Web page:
The human details are the most affecting, and, while Mikhalkov's Kotov is a sort of overly perfect primordial War Hero (and, yes, it's an ego trip), his performance - as well as Nadya Mikhalkov's, Oleg Menshikov's and Ingeborga Dapkunaite's - are generally pitch perfect. People have talked a lot about the unexpected magic(al) realist touches in the film - such as when the titular sun becomes literal, a floating orb that scalds the surroundings - but these are brief missteps in a beautiful waltz.

Self-loathing, loathsome, poor Mitya.

Oh, Mitya.

AS WE TYPE THIS, Nikita Mikhalkov is releasing his long-anticipated (and completely unneeded) sequel, Burnt by the Sun 2, at the currently-running Cannes Film Festival. Burnt by the Sun 2 has already bombed with Russian audiences and critics, and, well, if you've seen Burnt by the Sun, you'll already feel uneasy about a sequel. We've read a few reviews and just the mere plot summary indicates that they've undermined the point (!) of the original. We can't tell you how, but let's just say it'd be about as offensive as Hamlet 2: Claudius Strikes Back. (And the play? WTF?)


SpyGirl said...

I've been waiting twelve years to find someone to discuss this with: did you notice that the little girl said the word "uh-huh" in at least one spot and (I think) "uh-uh" in another? (or possibly the closed mouth "uh-uh": "mmh-mmh." Like I said, it's been twelve years).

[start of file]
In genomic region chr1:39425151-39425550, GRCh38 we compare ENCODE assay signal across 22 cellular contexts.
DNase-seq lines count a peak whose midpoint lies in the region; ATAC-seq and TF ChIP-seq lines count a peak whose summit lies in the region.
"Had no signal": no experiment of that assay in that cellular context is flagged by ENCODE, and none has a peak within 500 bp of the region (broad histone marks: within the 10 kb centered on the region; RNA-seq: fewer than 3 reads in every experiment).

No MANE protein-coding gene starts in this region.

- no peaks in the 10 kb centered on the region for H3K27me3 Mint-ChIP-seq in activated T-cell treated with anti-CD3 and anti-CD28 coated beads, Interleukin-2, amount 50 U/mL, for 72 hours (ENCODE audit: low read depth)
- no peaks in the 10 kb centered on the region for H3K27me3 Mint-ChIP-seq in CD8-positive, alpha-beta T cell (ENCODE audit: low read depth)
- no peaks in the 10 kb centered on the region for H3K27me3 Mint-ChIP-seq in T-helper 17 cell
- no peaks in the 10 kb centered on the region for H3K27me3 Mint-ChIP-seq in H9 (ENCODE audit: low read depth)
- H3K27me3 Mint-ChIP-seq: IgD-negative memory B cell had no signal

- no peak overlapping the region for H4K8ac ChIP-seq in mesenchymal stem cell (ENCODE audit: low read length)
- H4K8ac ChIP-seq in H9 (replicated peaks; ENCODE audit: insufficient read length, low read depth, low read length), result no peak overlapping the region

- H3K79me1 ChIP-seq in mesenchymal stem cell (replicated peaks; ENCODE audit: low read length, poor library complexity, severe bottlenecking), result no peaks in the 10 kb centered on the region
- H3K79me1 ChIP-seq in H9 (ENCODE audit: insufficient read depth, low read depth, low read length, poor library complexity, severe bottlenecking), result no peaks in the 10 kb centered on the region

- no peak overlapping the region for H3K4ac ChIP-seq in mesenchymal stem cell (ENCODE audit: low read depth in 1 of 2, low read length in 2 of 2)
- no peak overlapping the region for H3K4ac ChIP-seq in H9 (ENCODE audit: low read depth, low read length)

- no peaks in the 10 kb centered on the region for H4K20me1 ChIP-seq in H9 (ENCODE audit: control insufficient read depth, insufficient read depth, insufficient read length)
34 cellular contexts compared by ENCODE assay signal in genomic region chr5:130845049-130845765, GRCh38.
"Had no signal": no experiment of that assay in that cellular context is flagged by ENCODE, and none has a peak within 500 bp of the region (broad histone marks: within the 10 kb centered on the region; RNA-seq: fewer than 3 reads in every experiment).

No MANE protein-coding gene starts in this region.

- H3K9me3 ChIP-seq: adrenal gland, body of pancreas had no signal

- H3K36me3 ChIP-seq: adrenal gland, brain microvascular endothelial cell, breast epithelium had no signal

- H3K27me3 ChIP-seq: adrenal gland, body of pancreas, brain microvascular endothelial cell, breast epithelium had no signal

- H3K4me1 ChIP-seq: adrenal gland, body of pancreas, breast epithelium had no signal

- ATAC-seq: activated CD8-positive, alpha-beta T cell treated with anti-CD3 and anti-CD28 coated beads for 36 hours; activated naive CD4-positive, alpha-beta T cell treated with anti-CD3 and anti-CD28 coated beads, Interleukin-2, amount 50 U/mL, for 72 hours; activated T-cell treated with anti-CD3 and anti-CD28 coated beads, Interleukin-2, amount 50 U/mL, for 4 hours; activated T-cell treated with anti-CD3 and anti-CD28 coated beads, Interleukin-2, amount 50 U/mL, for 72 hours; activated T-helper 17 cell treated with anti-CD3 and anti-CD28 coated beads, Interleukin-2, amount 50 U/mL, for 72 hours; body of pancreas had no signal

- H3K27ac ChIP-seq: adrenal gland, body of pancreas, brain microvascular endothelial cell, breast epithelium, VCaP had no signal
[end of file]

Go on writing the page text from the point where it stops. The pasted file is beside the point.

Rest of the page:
I've always wondered, if they were all speaking Russian throughout the movie and it was set in 1938, why did a four-year-old Russian girl utter what I've always thought were English language mumbles? ("uh-huh" for yes, "uh-uh" for no). Was it a mistake of anachronism/inadvertent bilingualism by the actress, or would those (non)words really have been used and understood in Russia in 1938? How universal are these utterances? It's very hard to do any sort of reasearch on a topic this insane, so I'm hoping you noticed and have some ideas.

PS. I loved this film - so dreamy, makes me want a dacha - but so tragic.

I heard about the magic realism touches before I saw the film and I thought they would be more obtrusive than they were.

a ppcc representative said...

SpyGirl - D'oh! You out-observant-ed me! I never noted adorable little Nadya's Americanisms (if they are Americanisms? hmm, I don't know either, to tell the truth), mostly because I was floored by her absolute, incredible cuteness. I do, however, have some Russian/Russian-speaking friends, so I will investigate! If it's any evidence, I read an article about this that said that apparently Nikhalkov invested a lot more fussiness into getting the correct historical details than people give him credit for.

a ppcc representative said...

Mikhalkov. D'ohx2.

Anonymous said...

Uh-huh in Russian is actually aga, ugu, or very similar sounding utterances which are not American or English at all. So yes, they would have definitely understood uh-huh in 1936 because it's part of the Russian/Slavonic/European languages and did not, in fact, originate in America.